NaNo Update the First

So just when I think I am getting things together to participate in NaNoWriMo, I seem to have misplaced many of my notes for character development, plot arcs, etc.

I have my early notes so all is not lost. The funny part is, I’m not really all that upset; disappointed maybe, but not upset.

I’ve been looking forward to NaNo starting November first thinking it might be best to have a solid outline and notes to work from but this could be better, yes? An exercise in stream of consciousness, maybe?

I would be lying to say this isn’t a setback, but what the hell. I will just have to see what develops from this point.

Wishing all of my fellow participants the best of luck starting November 1st. Let’s do this thing.


Challenge Accepted

So today I took on the challenge of National Novel Writing Month starting November first. The challenge is writing a first draft of a of fifty-thousand word (minimum) novel starting from word one on November first with nothing but the back story, character sketches and back stories done before hand.

I might not have a lot of free social time in November but it will be worth it for me.

Cheers all!



I’ve been asking myself, “Why do I write?” It’s not an easy exercise. It can take a lot of effort and time. Most people that see it will say, “So what?”

So I have been thinking about why I write, both here and the early stages of a novel that’s been knocking around my noggin.

And the simple answer is, ” I do it for me.” Yeah, that may seem like a cop-out but it really is a lot more complicated than that simple answer. I write as an outlet from my overly simplistic factory job. It’s mental exercise where I get none; a creative outlet when I have no chance to be creative.

Ok, before this starts to sound like self indulgent drivel, I love to write. Sometime I look back— What the hell was I thinking but for the most part I see my writing improving the more I do it.

Another thing that I find inspirational are the blogs of other writers, both accomplished and just starting. Blogs like, Cherie Priest (, Adventures in Writing ( and Jodie Llewellyn ( These people are a great help to me and huge “Thank you” to them all.

Wishing everyone pleasant reading.


Cherie Priest’s “Clementine”

Just a quick post here: Cherie Priest didn’t disappoint with the second novel in the Clockwork Century series, Clementine. Not only is the book a great adventure story but I really enjoyed how Priest subtly handles the race relations. The gist is that an African-American airship captain is tracking down his stolen craft while at the same time being pursued by the former Confederate spy now Pinkerton detective, Maria “Belle” Boyd.  So Just as with  Boneshaker,  I completely enjoyed it.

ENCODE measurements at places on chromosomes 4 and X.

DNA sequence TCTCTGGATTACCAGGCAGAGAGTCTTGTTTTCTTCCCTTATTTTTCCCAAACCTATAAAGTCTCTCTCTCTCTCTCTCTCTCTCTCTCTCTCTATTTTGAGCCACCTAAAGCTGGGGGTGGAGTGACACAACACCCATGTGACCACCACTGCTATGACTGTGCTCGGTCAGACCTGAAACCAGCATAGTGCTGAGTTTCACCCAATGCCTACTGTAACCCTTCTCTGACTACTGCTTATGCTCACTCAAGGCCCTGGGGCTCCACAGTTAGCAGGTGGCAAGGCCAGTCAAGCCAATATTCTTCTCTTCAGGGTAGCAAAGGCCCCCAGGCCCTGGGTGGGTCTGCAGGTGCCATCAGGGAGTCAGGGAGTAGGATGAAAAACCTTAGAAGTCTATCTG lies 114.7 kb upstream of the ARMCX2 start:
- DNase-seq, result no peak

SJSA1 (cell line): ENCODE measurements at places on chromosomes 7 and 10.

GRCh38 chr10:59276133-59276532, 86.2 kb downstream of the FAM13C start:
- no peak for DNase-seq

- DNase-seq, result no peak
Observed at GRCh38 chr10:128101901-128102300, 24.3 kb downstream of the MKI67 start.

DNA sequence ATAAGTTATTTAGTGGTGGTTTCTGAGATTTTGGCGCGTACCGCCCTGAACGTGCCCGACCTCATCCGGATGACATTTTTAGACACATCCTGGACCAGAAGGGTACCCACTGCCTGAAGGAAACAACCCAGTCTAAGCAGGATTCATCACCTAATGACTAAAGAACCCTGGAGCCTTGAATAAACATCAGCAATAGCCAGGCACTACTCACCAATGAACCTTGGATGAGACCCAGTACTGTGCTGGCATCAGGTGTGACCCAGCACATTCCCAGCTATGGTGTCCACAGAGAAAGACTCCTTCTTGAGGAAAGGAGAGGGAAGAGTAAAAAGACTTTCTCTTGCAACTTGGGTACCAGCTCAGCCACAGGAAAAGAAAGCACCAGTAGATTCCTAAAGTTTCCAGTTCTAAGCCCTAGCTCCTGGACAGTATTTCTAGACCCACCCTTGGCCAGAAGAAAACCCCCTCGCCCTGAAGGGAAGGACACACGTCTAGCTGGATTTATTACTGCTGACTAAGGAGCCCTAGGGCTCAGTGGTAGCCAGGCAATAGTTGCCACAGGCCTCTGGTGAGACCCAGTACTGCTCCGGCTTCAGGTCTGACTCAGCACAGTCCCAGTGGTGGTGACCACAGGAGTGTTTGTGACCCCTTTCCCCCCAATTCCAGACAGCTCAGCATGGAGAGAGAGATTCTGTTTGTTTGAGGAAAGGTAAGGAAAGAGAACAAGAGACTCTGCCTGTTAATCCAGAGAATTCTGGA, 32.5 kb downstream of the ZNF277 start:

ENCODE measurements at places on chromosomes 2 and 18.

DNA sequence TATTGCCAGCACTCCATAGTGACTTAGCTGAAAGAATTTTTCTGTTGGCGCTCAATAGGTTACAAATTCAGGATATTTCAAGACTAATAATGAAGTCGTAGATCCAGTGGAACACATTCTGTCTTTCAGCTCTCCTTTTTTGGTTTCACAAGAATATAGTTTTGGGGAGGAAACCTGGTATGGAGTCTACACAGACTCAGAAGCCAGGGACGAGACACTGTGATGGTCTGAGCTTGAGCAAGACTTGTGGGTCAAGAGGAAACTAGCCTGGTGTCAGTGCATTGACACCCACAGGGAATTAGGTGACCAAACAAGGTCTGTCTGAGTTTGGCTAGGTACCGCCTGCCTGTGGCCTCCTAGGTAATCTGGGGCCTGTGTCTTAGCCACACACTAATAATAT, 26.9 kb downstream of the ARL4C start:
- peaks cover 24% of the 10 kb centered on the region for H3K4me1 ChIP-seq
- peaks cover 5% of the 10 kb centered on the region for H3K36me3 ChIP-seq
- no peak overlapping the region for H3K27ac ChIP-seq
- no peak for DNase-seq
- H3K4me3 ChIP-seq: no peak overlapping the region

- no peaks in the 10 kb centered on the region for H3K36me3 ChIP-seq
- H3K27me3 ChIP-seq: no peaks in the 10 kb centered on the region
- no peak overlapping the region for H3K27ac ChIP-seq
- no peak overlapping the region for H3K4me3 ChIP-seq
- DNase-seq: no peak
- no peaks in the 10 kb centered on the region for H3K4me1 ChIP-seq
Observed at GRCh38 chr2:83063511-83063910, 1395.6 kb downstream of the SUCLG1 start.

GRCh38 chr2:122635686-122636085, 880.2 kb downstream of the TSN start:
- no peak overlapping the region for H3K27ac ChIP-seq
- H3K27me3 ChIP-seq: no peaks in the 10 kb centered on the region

Clementine jpeg

Now I’m moving on to the third installment, Dreadnaught, and completely looking forward to it.


Thank you, Cherie, for another great, fun read.

Going Steampunk

I was visiting my former English professor, Alayne Peterson, earlier this summer and we were talking about what we had been reading and it suddenly struck me that for months I had been reading mostly heavy Victorian lit. I asked her for some suggestions of something lighter and well… Fun!

Her idea was that I pick up Cherie Priest’s Clockwork Century series.

Brilliant suggestion, Alayne, Brilliant.

Cherie Priest

Cheri Priest

Priest’s steampunk series is set in America in the 1800’s where the Civil War is grinding on into its second decade. airships are a more common form of transport than trains, and zombies have taken over areas of some cities. Now to be honest, I wasn’t too big on the idea of zombies. I feel that the whole zombie thing is a meme that has been so overdone that in most cases it’s worthy of ridicule. Most but not all, and Boneshaker, the first of the series, is one of those “not all’s”.

Set in Seattle, the novel spins the story of a mother, Briar Wilkes, determined to shield her son, Zeke, from the family history and Zeke just as determined to uncover it and set the story straight if necessary. The zombies in this book are used extremely well as a plot device and not as the central theme. Well done, Cherie! A fantastic read and I am looking forward to reading Clementine,  the second book in the series.

As a Side Note…


Why has much of society given up on reading? Is it because most people have become intellectually lazy? Is video on demand that much easier than lifting up a book or e-reader? I, myself love starting and finishing my day by enjoying at least for a few minutes… at very least. Don’t get me wrong, I am not anti-TV, but personally I feel like I have missed something when I haven’t read for the pleasure of reading.